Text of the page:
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A new television channel in Gaza by and for women, Taif TV, finally took to the airwaves after a bit of a delay, reported Al Jazeera (February 20). A launch party last weekend was cancelled by Islamist Palestinian group Hamas, which has ruled Gaza since chasing out the secular Fatah group in 2007. The channel would have started broadcasting after the launch party.
The new channel, according to a spokesperson, quoted by the BBC (February) is to "shed light on Palestinian women as an integral part of the social fabric, and the role of women in building society”. The Hamas Ministry of Information said the relevant approvals had not been obtained, which was disputed by Taif TV operators. "Our idea will remain and we will keep working on it,” said the Taif TV spokesperson.
According to an Internews report published in 2013, three television channels and 25 radio stations operated in Gaza, most operated by “different political factions.” Hamas has two channels, Al-Aqsa TV and Al-Quds TV, and the Palestinian Broadcasting Corporation, through the President’s office, operates the other, Palestinian TV. Television channels based elsewhere are available on satellite systems. (See more about media in the Middle East here)
Last May Zan TV began broadcasting in Afghanistan with an all-female on-air staff. “This station represents women and we work to raise the voice of women so they can defend their rights,” said producer Khatira Ahmadi, quoted by Reuters (May 19, 2017). The station is owned by Hamid Samar, a guy, and several men are employed as technicians.
After languishing in a Turkish jail without charge for a year and three days, German daily Die Welt correspondent Deniz Yücelwas released on bail last week and returned to Germany. He was detained by Turkish authorities in February, 2017 on suspicion of “spreading propaganda” and held for months in solitary confinement. A chartered aircraft was waiting at the Istanbul airport.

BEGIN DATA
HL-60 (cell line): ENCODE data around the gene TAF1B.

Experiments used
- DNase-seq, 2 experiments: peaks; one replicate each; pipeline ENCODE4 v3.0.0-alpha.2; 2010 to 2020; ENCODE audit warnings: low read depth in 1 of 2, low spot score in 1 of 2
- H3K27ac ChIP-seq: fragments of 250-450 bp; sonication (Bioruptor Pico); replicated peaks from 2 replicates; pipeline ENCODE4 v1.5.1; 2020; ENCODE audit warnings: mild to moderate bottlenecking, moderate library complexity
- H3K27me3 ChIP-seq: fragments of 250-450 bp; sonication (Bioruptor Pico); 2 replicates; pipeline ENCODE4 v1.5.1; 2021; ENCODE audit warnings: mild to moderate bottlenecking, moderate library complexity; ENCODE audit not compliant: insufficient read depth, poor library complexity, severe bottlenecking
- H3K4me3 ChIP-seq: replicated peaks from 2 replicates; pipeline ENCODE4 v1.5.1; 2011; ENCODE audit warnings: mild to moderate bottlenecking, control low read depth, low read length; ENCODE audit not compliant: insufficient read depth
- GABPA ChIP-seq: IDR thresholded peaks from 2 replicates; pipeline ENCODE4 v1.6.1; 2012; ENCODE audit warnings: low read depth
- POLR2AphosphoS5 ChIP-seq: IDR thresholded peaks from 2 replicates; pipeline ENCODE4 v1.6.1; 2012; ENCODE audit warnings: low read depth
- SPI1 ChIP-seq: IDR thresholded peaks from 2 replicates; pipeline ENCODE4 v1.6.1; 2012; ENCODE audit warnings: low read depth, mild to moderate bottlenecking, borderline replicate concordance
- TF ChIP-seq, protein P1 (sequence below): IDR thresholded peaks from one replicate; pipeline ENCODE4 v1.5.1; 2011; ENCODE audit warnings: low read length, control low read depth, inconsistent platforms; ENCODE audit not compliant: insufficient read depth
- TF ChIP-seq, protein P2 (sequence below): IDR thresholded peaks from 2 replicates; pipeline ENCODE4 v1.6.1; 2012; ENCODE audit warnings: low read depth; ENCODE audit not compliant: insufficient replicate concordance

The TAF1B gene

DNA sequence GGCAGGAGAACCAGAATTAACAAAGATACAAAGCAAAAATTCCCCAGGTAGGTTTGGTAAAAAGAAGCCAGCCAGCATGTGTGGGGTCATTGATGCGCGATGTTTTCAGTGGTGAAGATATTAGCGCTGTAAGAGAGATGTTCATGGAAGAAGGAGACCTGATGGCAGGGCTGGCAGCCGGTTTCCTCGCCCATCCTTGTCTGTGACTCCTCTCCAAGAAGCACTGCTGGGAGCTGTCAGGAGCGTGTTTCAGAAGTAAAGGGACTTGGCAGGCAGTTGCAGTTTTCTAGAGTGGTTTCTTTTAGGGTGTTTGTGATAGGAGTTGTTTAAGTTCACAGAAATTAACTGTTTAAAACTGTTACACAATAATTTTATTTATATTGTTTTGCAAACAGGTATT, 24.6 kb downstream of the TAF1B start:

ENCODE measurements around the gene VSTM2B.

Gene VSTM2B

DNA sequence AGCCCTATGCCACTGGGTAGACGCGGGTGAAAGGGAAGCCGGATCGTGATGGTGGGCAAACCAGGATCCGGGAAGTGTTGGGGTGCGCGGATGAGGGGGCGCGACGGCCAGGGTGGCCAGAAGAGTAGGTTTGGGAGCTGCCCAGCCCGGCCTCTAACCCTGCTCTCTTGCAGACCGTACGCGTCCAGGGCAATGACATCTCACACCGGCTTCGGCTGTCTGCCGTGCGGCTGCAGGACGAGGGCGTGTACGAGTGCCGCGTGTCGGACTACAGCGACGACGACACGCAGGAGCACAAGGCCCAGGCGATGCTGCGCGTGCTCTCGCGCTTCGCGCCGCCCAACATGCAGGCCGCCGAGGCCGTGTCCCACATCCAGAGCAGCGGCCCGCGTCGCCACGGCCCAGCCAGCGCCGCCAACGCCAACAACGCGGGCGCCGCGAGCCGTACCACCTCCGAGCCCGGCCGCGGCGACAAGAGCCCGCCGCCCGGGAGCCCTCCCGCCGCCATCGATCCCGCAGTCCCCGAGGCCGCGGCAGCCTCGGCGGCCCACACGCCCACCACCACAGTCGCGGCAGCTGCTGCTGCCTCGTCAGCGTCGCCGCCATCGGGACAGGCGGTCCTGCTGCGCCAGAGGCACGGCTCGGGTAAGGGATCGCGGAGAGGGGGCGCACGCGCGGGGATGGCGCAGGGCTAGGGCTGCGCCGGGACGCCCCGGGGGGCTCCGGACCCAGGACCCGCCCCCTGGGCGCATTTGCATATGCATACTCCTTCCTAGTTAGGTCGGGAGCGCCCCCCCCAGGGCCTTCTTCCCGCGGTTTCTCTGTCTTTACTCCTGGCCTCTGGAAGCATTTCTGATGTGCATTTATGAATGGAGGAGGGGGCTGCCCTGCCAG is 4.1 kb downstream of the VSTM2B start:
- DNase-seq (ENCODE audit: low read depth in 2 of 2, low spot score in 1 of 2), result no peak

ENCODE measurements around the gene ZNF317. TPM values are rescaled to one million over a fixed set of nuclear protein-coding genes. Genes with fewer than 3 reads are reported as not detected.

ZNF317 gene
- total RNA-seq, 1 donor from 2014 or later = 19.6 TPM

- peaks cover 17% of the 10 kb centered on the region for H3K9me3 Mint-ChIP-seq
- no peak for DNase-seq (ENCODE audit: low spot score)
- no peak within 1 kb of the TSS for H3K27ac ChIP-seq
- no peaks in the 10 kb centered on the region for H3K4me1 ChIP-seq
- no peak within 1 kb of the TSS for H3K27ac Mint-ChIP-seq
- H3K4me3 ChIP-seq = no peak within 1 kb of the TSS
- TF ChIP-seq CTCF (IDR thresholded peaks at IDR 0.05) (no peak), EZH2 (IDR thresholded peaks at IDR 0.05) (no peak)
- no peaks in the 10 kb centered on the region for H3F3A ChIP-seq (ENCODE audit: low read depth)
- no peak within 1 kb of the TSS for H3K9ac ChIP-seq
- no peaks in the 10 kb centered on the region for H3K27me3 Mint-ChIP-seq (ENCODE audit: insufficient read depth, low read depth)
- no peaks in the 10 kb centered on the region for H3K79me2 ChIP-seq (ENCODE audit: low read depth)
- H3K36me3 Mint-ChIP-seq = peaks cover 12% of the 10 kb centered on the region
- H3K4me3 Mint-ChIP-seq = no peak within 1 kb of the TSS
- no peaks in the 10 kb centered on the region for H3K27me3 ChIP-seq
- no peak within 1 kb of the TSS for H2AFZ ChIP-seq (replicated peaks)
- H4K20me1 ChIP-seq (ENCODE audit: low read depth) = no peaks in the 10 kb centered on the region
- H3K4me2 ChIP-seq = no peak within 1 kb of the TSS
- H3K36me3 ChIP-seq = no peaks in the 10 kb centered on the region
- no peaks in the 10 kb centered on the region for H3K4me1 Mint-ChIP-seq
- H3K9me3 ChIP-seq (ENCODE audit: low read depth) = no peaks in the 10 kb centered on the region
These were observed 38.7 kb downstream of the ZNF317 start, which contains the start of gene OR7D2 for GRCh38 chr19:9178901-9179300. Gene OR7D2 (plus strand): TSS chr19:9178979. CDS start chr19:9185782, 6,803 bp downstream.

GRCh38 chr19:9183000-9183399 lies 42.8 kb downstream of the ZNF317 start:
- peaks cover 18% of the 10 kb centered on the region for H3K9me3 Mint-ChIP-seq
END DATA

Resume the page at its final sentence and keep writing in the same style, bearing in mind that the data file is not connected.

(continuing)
He was indicted by an Istanbul court, released pending trial and allowed to leave Turkey. The same legal procedure released Turkish newspaper Cumhuriyet former chief editor Can Dündar who, then, fled to Germany. About an hour after Mr. Yücel’s release, reported CNN (February 16), the same court sentenced six Turkish media workers to prison for life terms. At least 160 media workers remain in Turkish jails, reported the Turkish Association of Journalists (See more abut media in Turkey here)
"The funny thing is, I still don't know why I was arrested one year ago, or more precisely, why I was taken hostage one year ago,” he said on arrival in Berlin, quoted by Deutsche Welle (February 16), “and I also don't know why I was freed today. I still don't have a charge.” He will still face trial, likely in absentia, for charges that could lead to an 18 year prison sentence. (See more about press/media freedom here)
Negotiations to release Mr. Yücel reached a crescendo days earlier with German Chancellor Angela Merkel meeting Turkish Prime Minister Binali Yildirim in Berlin followed by a meeting in Rome between Turkish President Recep Tayyip Erdogan and German Foreign Minister Sigmar Gabriel. “I can assure you there are no agreements, trade-offs, or deals in connection with this,” said Minister Gabriel, quoted by Reuters (February 17), adding a meeting between Chancellor Merkel and President Erdogan might take place later this spring to begin ironing out difficulties between the two leaders.